Archive for October, 2013


October 31, 2013

There are many species of bird that are often found in oak woodlands here in the arid western U.S. Oak Titmouse, Western Bluebird, Western Scrub-Jay, Spotted Towhee, wintering Juncos, White-breasted Nuthatch. Few species are more oak-dependent than the aptly named Acorn Woodpecker. Here’s one drilling a new hole in a granery tree in an Oregon neighborhood.


lewo-eye glint Lewis’s Woodpeckers share the Acorn’s genus and its proclivity for acorns and oaks. The Lewis does not utilize granary trees. For that the Acorn is unique among woodpeckers.

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Both these species can be seen on our California trips. For details click here to see our California itineraries. We can also put together a custom trip to Oregon.


October 24, 2013

The California Condor livecam is not going to show you cute chicks in the nest or cuddly little cubs with their mom. It will show you wild California Condors feeding. Best time to watch is during the morning hours, Pacific Time. This camera is in the Big Sur area of California. Click here for link.
The camera is maintained by the Ventana Wilderness Society which monitors the Big Sur population of condors. There are now over 200 in the wild though there are less than 500 in the world altogether. At one time the condors seemed doomed and all were placed in captivity. The breeding program has now succeeded to the point where the big birds are once again breeding in the wild.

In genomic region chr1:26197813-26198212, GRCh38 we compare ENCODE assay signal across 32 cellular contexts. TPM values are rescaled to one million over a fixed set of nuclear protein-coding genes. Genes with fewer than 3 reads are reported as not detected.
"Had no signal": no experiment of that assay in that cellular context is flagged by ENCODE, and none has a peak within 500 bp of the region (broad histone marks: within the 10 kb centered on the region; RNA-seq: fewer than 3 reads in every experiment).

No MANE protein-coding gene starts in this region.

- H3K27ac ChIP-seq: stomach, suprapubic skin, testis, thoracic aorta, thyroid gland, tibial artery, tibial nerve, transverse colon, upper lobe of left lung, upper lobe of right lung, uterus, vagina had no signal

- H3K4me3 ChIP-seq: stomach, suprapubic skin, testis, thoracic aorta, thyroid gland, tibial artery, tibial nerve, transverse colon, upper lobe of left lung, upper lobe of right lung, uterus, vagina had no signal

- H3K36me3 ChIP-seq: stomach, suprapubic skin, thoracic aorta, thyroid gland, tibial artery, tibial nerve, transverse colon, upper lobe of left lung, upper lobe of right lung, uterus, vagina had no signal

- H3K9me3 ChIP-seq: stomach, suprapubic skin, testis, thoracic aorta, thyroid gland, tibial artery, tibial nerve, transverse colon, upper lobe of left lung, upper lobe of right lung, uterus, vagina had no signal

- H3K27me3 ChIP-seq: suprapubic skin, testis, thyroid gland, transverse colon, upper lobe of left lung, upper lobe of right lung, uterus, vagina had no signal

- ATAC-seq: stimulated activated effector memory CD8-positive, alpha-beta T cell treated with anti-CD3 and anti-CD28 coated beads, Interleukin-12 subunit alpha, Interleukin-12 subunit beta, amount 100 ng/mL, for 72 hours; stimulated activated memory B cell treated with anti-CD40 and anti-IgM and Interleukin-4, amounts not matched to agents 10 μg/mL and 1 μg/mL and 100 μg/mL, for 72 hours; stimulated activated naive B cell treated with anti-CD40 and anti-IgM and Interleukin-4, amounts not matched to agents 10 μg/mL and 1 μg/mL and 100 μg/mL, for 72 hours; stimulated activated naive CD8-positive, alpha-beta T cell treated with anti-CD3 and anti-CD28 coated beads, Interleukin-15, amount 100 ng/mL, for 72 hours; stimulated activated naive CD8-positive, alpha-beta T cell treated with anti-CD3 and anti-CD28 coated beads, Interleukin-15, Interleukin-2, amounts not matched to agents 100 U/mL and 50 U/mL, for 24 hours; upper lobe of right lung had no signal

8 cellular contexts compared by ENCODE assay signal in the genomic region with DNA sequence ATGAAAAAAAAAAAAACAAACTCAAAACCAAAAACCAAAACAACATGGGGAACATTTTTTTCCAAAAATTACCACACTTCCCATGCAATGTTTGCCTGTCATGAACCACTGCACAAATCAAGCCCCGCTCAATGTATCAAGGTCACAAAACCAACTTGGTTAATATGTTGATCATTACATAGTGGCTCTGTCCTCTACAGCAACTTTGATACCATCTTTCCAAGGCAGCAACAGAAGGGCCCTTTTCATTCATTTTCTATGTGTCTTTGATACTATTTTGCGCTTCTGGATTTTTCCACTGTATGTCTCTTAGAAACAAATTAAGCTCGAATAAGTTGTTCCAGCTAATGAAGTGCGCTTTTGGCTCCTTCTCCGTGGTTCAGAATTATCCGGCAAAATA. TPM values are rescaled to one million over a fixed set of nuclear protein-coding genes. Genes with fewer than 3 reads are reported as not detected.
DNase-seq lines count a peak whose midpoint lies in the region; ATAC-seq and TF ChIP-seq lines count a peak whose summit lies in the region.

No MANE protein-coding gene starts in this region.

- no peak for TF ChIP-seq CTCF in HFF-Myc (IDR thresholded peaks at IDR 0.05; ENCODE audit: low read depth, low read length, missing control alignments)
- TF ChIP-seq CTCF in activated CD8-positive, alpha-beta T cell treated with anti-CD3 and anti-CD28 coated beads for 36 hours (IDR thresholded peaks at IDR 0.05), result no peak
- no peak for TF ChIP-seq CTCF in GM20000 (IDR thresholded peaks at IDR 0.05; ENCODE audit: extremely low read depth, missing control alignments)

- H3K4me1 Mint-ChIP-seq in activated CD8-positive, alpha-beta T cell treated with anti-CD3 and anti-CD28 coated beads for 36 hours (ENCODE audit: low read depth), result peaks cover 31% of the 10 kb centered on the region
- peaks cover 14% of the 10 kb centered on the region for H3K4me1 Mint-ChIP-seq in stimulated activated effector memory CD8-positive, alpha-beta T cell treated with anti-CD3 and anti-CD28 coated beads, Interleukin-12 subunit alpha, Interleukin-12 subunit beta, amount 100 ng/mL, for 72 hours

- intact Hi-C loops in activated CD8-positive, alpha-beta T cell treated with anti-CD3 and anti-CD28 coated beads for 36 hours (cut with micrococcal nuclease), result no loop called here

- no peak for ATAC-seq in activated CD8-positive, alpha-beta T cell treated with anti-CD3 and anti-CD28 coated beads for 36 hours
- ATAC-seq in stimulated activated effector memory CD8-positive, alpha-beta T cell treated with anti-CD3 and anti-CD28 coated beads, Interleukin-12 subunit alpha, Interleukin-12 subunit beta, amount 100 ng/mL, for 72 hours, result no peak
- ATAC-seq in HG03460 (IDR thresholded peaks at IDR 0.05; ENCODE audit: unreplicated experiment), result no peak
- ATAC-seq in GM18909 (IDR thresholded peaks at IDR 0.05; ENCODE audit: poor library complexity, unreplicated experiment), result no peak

Furthermore, California just banned lead shot which has been the single greatest health threat to these scavengers in the wild. They often find deer and other animals wounded by hunters and then lost, thus ingesting bits of the shattered and scattered lead shot leading to toxic levels of lead poisoning.
Here’s more on the condor cam which went live this week.CONDOR OVERHEAD I took all these condor photos along Hiway 1 in Big Sur while leading a Partnership for International Birding trip there. Nearly every condor carries a visible wing tag so they can monitored. Some also have tiny transmitters so they can be tracked electronically.




An expert from the Ventana Wilderness Society told us this pair was a father and son, often seen hunting together along the Big Sur Coast, sailing high above the Pacific surf. On this day the two came out of the fog, then circled a few times before disappearing back into the fog.
CONDOR4 Condors have the largest wingspan of any North American bird, slightly larger than the White Pelican and often exceeding nine feet. For comparison, your neighborhood Red-tailed Hawk has a wingspan less half that great and the Turkey Vulture’s wingspan is less than two-thirds of a condor’s.
To get your own photos of a soaring condor, come along one of PIB’s California trips.


October 22, 2013

North America’s rarest warbler is the Kirtland’s. It breed primarily in northern Michigan though some have recently showed up in Wisconsin. Every spring our ace trip leader, David Trently, takes a group to see this rarest of the rara avis.IMG_1990

Kirtland's Warbler habitat - Jack Pines
So join us for a jaunt to the jack pines of Michigan and a look at this little warbler with an even littler range. Click here for details on the trip.
There are only a few thousand Kirtland’s Warblers alive today. They were first discovered in the mid-19th Century by Dr. Jared Kirtland, a Cleveland, Ohio, physician and amateur naturalist.